I took it to church a little bit at a time (you start with just the sleeves) and stitched away while listening to the sermons. I started it back in March, but if you are only sewing an hour or so a week, it's a project that's going to take some time. I also took it to the P&C meetings that I didn't have to take notes at, since I've stepped down as secretary, so that added a bit of time. 

I guess it didn't really take too long after all, since I worked on it in March, missed most of April and then finished it in May. For a project that was only getting an hour a week on average, that's a pretty quick turn around. When I tell people that I sew kimono, they are generally impressed, but the reality is, it's all rectangles and straight sewing, so it's honestly about as simple as it can get. 

Anyway, it's done now! I put it on with trepidation last week and to my delight it fits perfectly! I won't go into the details of what I adjusted or how I thought it was going to turn out unless people comment/ask, but given that you'd probably really need to be into either sewing or kimono (or both), I'm not expecting it. Happy to be surprised though.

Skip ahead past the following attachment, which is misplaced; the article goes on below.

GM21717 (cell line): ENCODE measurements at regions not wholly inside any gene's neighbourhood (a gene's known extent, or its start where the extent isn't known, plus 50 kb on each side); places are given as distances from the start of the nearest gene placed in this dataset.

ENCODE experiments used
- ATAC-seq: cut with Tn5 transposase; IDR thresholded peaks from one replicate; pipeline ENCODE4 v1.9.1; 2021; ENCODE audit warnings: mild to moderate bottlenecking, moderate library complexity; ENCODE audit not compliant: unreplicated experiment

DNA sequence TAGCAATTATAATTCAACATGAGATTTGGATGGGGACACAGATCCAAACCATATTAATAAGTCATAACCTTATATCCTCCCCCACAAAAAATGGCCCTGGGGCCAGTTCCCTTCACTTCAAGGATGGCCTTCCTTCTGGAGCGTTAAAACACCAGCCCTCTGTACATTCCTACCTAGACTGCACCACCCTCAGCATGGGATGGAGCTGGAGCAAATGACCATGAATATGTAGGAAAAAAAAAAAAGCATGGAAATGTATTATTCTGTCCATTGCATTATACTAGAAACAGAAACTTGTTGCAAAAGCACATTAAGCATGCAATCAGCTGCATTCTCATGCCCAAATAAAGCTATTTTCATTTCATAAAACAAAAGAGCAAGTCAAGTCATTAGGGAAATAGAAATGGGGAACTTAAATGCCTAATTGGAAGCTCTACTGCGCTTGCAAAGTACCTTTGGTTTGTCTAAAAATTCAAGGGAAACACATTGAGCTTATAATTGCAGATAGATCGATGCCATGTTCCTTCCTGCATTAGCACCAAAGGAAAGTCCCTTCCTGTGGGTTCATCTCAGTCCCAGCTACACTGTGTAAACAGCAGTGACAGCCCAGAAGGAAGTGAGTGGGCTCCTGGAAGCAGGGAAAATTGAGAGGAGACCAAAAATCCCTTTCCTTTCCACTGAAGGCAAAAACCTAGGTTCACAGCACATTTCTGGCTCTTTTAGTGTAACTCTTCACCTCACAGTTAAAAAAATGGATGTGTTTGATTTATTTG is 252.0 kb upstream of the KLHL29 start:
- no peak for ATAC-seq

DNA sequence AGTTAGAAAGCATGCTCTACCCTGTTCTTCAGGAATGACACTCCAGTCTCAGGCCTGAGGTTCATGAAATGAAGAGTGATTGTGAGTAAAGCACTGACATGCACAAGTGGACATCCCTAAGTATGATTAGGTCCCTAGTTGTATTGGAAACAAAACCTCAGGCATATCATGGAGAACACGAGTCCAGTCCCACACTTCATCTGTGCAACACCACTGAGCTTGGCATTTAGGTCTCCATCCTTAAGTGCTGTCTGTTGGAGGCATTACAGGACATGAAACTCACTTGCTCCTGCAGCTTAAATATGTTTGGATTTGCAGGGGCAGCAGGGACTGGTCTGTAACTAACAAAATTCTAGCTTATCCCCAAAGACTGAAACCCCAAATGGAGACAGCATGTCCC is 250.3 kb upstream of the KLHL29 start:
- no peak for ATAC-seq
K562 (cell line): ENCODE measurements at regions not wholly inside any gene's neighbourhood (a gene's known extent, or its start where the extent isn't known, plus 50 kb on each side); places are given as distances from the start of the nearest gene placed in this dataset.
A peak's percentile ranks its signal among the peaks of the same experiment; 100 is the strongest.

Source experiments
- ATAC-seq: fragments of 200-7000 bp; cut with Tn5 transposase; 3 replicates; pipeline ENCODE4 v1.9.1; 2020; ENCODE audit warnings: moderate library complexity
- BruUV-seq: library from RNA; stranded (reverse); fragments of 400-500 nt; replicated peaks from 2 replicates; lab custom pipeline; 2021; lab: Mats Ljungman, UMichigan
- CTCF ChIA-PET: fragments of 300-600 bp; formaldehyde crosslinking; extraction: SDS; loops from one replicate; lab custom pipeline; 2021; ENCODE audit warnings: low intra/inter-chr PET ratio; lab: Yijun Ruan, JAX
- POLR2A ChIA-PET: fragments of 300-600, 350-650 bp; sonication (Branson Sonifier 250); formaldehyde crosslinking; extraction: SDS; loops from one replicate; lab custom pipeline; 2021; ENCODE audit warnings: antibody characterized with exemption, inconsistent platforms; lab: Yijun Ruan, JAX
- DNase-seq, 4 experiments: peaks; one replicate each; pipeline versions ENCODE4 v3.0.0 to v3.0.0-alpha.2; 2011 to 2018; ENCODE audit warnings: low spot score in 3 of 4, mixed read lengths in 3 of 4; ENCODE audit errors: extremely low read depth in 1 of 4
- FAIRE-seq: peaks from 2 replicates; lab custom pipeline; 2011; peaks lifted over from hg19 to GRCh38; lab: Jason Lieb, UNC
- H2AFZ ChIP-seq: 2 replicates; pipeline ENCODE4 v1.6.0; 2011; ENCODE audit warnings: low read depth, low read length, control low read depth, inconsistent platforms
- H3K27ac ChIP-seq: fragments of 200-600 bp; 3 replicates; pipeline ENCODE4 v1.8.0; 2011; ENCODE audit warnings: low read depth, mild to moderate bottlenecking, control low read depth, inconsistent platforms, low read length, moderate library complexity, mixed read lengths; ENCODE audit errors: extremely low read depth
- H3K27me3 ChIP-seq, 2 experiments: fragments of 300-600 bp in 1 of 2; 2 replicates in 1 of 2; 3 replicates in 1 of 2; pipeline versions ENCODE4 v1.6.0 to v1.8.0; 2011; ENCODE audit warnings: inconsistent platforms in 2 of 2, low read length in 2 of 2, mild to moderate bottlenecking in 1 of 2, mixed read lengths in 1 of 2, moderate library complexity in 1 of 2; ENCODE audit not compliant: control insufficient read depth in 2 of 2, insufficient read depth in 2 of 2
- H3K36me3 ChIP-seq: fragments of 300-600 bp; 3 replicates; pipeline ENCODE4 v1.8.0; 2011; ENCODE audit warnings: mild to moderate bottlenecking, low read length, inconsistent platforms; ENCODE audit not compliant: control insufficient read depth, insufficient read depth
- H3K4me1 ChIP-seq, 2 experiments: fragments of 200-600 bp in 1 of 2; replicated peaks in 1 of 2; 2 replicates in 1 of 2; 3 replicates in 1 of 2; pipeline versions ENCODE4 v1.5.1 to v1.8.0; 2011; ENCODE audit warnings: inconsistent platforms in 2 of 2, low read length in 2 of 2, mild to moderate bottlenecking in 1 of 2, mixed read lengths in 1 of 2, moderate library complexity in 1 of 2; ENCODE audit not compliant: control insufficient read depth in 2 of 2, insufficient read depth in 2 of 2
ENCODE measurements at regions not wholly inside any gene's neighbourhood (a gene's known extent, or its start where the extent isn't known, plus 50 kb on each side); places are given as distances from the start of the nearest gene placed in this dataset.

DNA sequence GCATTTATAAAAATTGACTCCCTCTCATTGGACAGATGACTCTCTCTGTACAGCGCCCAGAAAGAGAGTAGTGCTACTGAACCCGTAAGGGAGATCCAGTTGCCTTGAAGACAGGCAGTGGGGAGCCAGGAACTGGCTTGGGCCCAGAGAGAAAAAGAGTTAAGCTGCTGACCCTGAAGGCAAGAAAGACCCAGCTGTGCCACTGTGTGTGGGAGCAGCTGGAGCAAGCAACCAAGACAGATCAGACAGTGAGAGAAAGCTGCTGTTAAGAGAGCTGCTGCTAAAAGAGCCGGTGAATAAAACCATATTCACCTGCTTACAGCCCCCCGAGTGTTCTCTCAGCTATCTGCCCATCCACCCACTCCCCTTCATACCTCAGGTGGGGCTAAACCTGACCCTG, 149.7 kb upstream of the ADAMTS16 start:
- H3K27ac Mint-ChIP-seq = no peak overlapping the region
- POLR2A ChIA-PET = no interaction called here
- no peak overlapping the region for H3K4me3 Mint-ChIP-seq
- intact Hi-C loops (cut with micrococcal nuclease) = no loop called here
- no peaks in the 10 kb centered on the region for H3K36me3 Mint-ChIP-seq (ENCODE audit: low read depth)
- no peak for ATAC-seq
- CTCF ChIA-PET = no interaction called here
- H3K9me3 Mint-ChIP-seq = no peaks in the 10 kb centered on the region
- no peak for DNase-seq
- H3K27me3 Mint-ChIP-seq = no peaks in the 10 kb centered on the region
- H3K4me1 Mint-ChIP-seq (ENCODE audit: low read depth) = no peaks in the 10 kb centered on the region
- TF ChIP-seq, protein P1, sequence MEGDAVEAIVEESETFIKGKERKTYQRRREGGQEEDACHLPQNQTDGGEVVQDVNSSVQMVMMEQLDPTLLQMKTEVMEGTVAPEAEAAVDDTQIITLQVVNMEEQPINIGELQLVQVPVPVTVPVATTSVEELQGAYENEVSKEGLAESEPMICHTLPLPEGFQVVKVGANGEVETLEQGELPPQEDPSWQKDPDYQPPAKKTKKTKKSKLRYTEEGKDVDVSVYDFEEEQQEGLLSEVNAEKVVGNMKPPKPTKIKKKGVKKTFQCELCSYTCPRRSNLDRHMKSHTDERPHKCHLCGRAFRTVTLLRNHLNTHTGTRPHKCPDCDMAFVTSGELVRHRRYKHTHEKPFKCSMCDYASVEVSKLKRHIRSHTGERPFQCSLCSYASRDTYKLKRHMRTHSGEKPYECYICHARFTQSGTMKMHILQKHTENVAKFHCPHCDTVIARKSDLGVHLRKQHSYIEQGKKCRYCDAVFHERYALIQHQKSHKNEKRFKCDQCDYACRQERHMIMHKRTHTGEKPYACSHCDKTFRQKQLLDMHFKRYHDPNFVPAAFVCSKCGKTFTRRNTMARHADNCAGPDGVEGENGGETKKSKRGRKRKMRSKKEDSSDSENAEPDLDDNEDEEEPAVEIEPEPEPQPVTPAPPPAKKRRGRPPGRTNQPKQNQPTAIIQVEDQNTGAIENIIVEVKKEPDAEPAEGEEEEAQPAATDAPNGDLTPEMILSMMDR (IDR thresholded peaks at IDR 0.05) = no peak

I absolutely love the feel of this kimono. The fabric is a beautiful cotton with a satin like feel and it is just fantastic to wear. Good thing I have a job that warrants wearing these pretty frequently! By the way I missed sewing this in April during our Japan travels since it was a little big to take as a project for the plane, but I did take something else, so I'll update you on that next time. Stay tuned!